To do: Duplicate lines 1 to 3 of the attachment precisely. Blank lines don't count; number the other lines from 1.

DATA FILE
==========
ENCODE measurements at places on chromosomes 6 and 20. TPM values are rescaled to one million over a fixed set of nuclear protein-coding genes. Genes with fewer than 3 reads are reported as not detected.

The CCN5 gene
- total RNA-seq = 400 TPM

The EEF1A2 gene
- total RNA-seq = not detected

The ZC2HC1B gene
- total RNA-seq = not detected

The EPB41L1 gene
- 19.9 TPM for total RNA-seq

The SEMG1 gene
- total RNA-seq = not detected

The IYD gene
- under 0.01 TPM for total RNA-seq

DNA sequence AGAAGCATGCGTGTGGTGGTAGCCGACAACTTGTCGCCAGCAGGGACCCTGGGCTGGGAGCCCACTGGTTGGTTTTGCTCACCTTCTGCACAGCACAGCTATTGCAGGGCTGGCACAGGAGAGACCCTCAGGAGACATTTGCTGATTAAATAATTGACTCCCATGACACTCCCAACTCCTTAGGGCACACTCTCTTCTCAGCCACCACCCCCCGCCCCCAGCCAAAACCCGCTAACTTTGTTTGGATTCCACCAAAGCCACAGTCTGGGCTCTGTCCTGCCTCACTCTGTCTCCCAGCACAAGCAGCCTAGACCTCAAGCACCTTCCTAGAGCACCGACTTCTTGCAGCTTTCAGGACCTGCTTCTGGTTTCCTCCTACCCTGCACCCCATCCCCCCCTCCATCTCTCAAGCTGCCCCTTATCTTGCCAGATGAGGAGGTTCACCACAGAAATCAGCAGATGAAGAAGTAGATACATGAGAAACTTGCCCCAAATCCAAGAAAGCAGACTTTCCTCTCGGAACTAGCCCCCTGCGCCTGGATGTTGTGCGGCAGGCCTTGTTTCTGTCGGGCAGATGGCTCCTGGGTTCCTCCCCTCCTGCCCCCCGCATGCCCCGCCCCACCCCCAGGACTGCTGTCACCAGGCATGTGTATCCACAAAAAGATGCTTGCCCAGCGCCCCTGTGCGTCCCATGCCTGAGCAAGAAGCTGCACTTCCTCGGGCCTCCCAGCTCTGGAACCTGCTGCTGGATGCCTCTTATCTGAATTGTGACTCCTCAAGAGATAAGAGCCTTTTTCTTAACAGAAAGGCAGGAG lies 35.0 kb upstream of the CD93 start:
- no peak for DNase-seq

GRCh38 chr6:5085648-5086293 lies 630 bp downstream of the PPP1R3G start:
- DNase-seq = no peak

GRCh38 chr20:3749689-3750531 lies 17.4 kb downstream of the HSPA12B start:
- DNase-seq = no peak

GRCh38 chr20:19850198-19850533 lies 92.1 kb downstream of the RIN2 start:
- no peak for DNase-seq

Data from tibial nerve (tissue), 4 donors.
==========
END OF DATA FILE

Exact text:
ENCODE measurements at places on chromosomes 6 and 20. TPM values are rescaled to one million over a fixed set of nuclear protein-coding genes. Genes with fewer than 3 reads are reported as not detected.

The CCN5 gene
- total RNA-seq = 400 TPM